Like many Brits in America, I wax lyrical about the Mother Country, but there’s a growing list of things I don’t miss from Blighty.
Stinging nettles (Urtica dioica)
Although they’re apparently also native to the U.S., in my two plus decades here I’ve never come across one. British nettles are like stealth missiles; one minute you’re frolicking on a country lane (or picking your way through muddy puddles) and the next you’re wondering what that tingly feeling on your left leg is. The tingly feeling swiftly morphs into angry red bumps that itch beyond description and have been known to drive grown men to tears. Having children who are unfamiliar with them, walks in the English countryside usually result in me shouting like a fishwife, swiftly followed by a desperate hunt for dock leaves, which are supposed to be found next to nettles and are rumored to relieve the agony. It would probably help if I knew what a dock leaf looked like.
Last year the two-week English summer occurred in mid-March. Unfortunately I was there in June and, apart from two days at the very end, it was rainy and about 60 Fahrenheit for the entire duration. I’m sorry, I should be used to it, but it’s very disappointing to shell out for flights for the family and then have to spend the entire month rearranging plans, staying indoors and shivering on “long country walks.” I feel even sorrier for everyone who is stuck in the U.K. in the years with no discernible summer.
Gas (petrol) prices
Everyone’s complaining about gas prices in the U.S. but they’re not quite as steep as in the U.K. (The U.S. average is currently $3.50 per gallon, compared to $5.50 in the UK.) Like many expats, when I go back to Blighty, I spend most of my time racing around the country visiting friends and family. Unless I can get some sort of internet deal, trains are prohibitively expensive for a family of five. It used to be far more cost effective to rent a car and get around like that, but I now find myself pricing out the mileage and fuel prices for comparison with flying and railing. And when I do fill the car up, I literally stand with my jaw on my chest watching the price on the pump.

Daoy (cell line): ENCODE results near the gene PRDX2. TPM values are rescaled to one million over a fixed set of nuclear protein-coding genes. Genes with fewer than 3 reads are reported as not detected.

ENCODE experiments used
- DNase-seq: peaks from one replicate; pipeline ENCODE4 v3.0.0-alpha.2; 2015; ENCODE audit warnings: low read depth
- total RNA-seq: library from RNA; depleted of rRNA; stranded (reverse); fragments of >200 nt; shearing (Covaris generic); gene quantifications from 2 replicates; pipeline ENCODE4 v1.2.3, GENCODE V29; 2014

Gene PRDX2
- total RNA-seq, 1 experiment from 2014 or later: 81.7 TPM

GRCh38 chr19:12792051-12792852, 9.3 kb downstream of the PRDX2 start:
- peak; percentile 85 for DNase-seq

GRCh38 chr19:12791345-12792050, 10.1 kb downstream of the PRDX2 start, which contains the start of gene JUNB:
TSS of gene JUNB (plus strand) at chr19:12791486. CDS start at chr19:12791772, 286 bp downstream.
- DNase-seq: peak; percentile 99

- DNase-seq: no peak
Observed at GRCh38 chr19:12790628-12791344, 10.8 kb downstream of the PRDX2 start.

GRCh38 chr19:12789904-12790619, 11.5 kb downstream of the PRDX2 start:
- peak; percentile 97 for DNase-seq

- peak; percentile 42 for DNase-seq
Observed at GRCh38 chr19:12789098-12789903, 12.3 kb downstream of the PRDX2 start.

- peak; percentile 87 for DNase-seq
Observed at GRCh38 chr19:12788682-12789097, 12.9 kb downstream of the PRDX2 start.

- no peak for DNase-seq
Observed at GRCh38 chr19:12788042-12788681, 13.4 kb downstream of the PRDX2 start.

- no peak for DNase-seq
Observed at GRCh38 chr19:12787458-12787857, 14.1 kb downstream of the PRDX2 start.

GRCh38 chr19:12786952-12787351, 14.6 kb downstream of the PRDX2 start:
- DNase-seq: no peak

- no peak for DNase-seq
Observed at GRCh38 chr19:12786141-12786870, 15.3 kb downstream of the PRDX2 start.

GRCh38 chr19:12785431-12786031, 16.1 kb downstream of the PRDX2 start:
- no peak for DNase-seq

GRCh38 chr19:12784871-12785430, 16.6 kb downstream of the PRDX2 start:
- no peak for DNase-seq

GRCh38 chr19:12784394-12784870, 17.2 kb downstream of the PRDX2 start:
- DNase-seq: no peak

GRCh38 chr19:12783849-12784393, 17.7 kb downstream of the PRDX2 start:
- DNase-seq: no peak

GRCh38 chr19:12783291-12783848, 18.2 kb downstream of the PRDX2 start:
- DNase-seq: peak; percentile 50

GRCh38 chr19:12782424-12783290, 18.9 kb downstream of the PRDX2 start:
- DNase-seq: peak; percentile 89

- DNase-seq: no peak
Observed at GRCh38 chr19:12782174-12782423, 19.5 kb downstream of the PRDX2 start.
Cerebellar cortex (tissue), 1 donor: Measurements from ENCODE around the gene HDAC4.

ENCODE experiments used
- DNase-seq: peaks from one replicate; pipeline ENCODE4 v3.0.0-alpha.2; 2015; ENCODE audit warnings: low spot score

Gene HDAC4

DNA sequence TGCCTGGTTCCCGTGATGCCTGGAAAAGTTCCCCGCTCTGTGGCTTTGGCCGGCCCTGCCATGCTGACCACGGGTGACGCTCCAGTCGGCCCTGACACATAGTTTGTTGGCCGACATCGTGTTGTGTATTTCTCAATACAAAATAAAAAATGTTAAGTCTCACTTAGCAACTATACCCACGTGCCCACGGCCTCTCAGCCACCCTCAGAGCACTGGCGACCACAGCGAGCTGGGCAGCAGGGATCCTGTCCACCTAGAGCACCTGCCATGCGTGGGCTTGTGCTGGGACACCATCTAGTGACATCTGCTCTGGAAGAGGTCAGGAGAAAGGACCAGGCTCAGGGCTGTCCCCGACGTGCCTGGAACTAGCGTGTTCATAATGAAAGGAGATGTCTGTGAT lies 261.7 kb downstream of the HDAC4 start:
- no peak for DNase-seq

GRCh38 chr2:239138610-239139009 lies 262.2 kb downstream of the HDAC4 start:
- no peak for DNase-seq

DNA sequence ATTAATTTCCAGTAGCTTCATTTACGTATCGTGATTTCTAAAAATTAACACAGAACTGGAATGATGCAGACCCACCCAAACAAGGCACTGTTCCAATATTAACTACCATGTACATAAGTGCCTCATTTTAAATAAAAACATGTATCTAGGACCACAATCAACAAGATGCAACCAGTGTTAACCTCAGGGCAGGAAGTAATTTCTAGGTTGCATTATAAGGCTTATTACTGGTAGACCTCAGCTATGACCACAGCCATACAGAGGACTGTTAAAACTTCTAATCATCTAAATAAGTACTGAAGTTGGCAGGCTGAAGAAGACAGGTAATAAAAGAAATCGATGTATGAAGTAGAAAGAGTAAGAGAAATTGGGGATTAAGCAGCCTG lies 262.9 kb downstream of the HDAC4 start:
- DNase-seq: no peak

I live in Chicago where there are many bars and much drinking; indeed I complain loudly about the “rebel-rousers” who think nothing of shouting and singing at high decibels right outside my bedroom window at two in the morning. However, although binge-drinking is rumored to be alive and well on college campuses here, there just isn’t the weekly scene of young adults puking their guts up on street corners, getting into fights, ending up in emergency rooms and generally placing a huge strain on police and hospital resources. Yup, I don’t miss that drink-till-you-can’t-stand-up mentality.
I won’t miss having to take out a second mortgage to use public loos. OK, this one only registers when I’m at places like Waterloo Station in London. As a child, I can remember the penny slots in the doors of the local park loos, and paying 20p these days isn’t too bad, but when it’s 50p or more, you have three kids and you have to go through a turnstile and thus pay per person, it gets a tad expensive. (Even if you’re a parent with only one child who needs to go, you often have to take them all in, the alternative being to leave them on their own while you accompany the desperate child to the loo.)
BTW, if you’re looking for free public facilities in and around London, here’s the official government web site, complete with prices.
OK, liar liar, pants on fire, I love sausage rolls but am very glad they’re not readily available in the U.S. or I’d be the size of a house. Ditto pork pies, Scotch eggs and most varieties of Walkers crisps.
What don’t you miss?